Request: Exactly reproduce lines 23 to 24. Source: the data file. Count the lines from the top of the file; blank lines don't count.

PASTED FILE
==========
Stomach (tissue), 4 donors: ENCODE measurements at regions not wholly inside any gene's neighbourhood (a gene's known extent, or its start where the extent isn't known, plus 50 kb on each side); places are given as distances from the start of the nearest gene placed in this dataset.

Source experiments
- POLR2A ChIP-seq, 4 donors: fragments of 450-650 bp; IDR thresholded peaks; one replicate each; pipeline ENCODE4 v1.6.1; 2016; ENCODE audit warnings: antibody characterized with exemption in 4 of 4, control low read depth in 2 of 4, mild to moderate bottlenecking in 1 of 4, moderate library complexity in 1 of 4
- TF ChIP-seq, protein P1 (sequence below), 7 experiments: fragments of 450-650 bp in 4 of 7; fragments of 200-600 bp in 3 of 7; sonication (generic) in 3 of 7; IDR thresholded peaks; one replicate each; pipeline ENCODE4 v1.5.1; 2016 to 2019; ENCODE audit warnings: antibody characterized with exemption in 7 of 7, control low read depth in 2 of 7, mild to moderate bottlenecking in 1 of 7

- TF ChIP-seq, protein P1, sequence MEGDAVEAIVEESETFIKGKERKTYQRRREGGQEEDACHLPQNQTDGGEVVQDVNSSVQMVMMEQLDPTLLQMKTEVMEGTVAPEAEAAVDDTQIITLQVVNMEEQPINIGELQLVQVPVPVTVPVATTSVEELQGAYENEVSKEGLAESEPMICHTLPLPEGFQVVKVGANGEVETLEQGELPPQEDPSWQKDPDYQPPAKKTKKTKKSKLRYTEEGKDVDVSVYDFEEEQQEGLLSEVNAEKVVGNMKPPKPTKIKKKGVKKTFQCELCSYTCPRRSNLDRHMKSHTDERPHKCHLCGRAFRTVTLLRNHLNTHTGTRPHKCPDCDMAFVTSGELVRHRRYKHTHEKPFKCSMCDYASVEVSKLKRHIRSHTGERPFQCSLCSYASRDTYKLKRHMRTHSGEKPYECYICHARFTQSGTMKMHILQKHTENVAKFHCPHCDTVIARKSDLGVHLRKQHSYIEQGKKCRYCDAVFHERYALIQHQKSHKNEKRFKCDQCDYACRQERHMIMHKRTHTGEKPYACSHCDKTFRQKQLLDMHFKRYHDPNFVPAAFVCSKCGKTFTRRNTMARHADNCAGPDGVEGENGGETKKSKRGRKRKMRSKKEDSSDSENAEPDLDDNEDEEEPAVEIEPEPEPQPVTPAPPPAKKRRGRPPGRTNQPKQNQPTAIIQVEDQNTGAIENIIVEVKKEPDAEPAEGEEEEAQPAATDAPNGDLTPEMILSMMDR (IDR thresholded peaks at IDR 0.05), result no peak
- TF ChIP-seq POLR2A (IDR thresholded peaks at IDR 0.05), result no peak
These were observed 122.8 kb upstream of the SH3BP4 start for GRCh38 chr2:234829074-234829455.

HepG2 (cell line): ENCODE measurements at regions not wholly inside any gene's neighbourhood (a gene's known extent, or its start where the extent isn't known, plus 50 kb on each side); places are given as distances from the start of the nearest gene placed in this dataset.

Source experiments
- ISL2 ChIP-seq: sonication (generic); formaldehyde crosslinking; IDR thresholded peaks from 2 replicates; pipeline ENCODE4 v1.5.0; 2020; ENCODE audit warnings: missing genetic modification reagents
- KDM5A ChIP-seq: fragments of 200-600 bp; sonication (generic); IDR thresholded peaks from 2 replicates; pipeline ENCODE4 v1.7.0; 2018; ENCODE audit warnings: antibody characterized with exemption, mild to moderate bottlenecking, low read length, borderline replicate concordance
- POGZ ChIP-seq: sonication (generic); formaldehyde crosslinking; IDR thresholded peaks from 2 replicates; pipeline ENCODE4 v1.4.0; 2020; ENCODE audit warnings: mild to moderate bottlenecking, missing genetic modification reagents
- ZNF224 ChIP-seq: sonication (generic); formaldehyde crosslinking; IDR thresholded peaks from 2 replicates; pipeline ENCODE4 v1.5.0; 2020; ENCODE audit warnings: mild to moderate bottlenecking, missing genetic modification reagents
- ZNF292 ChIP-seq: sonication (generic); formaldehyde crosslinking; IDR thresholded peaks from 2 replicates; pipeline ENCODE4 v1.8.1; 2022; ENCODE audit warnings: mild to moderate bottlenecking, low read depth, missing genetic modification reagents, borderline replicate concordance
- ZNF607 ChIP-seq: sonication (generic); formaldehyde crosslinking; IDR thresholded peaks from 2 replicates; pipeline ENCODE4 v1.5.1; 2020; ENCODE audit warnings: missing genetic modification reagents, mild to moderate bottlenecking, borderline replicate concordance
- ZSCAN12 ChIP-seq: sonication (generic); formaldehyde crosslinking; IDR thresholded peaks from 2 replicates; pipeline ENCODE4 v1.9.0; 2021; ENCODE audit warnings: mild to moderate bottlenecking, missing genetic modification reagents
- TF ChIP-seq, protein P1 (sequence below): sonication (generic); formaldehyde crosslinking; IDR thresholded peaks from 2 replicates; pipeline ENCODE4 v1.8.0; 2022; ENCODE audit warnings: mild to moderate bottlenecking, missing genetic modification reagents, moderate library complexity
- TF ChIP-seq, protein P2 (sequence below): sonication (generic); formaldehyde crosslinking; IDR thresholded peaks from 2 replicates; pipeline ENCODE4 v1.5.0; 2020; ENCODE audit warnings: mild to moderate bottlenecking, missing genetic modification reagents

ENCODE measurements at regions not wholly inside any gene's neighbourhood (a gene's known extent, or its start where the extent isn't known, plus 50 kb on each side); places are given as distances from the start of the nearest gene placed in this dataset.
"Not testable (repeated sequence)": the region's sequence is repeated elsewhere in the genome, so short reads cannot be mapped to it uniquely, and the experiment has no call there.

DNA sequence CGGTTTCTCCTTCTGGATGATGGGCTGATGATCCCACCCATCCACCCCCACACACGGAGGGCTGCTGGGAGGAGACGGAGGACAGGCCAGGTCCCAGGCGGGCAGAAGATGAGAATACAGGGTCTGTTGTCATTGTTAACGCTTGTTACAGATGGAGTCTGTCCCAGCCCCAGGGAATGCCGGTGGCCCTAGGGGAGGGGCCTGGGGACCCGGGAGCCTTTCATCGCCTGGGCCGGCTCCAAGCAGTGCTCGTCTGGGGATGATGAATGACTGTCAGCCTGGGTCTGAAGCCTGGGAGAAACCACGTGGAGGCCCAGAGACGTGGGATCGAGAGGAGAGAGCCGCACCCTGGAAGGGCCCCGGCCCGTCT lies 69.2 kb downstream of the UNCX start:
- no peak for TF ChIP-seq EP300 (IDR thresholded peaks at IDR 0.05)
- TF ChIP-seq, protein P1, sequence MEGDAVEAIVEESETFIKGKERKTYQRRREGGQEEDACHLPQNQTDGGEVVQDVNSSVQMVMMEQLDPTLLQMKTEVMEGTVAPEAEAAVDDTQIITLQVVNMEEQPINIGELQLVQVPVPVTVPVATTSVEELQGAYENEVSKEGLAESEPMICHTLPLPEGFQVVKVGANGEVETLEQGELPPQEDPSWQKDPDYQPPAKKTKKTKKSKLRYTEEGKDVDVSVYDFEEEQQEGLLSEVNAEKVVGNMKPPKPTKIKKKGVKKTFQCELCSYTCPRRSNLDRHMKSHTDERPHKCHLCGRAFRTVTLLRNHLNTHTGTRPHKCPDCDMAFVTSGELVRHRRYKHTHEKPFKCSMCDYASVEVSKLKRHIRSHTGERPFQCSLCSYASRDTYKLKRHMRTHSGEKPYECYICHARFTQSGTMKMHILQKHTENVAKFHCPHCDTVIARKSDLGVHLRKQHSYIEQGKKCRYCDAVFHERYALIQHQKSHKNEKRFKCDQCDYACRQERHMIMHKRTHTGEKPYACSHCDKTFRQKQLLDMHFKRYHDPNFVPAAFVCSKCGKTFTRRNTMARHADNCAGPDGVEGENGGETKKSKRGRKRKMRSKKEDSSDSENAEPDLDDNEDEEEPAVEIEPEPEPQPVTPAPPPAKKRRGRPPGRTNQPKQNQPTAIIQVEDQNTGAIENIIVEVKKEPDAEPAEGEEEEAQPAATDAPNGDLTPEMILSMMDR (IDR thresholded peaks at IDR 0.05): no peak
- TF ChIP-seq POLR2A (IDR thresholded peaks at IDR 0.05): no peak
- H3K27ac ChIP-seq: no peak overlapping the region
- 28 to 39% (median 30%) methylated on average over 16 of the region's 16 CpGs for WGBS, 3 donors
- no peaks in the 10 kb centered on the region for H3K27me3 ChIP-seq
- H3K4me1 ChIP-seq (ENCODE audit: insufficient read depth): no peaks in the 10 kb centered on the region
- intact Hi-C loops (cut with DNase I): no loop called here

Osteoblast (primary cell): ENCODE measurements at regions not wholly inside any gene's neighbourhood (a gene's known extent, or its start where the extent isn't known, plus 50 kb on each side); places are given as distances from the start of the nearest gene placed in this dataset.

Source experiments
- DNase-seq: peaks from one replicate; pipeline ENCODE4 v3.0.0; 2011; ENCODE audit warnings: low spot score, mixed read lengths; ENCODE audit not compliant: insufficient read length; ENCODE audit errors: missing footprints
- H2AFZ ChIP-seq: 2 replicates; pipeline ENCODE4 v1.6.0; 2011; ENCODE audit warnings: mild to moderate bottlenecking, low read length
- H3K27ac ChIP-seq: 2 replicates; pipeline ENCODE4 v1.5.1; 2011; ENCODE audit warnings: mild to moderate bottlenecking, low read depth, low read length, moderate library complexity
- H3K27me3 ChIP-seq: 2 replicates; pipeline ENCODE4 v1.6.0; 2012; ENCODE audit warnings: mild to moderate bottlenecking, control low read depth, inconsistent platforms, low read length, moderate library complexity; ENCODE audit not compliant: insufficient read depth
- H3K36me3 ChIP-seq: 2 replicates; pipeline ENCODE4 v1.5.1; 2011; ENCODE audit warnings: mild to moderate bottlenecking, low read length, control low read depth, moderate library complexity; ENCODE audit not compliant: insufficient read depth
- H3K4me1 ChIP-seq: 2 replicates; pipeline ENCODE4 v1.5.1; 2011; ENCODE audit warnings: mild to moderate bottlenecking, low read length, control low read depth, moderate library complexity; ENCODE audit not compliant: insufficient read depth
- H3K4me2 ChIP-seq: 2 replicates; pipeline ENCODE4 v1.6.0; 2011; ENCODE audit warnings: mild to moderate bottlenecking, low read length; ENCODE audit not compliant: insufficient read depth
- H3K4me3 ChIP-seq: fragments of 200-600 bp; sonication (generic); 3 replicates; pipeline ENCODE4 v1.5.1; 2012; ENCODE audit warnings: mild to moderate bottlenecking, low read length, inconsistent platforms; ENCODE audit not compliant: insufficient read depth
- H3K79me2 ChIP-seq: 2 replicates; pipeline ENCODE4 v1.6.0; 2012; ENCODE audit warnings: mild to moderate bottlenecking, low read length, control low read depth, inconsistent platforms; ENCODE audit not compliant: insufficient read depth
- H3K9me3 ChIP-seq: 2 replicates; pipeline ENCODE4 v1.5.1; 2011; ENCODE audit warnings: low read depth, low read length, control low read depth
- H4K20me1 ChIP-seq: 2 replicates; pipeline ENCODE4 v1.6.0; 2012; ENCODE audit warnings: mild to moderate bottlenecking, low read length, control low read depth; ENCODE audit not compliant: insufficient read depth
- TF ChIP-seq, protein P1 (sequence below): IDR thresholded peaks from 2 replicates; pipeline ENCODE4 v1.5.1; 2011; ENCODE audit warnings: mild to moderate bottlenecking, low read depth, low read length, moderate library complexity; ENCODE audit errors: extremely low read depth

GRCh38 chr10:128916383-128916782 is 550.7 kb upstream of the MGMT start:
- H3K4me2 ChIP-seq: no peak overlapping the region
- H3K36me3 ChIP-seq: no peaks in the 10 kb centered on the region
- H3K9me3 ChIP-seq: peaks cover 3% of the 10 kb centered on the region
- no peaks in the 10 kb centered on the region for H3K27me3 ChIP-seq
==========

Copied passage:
- TF ChIP-seq, protein P1, sequence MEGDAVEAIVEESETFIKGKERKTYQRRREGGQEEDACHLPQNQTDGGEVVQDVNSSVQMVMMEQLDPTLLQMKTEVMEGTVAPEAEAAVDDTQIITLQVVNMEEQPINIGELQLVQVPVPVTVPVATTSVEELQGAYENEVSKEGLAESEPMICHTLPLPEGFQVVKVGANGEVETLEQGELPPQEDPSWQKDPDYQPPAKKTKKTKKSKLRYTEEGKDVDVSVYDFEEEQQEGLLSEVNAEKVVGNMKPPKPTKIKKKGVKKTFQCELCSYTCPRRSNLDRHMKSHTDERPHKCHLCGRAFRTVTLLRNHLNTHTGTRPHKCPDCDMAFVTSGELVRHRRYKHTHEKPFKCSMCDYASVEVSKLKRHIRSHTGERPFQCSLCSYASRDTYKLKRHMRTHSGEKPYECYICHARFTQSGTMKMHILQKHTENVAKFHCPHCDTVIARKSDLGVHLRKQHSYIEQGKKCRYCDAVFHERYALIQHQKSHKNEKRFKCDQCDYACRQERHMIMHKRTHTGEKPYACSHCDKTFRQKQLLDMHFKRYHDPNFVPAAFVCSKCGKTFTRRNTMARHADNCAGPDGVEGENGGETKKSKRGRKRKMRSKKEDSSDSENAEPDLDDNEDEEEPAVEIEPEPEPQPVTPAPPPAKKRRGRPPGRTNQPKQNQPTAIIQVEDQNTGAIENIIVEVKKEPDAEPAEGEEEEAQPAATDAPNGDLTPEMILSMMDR (IDR thresholded peaks at IDR 0.05): no peak
- TF ChIP-seq POLR2A (IDR thresholded peaks at IDR 0.05): no peak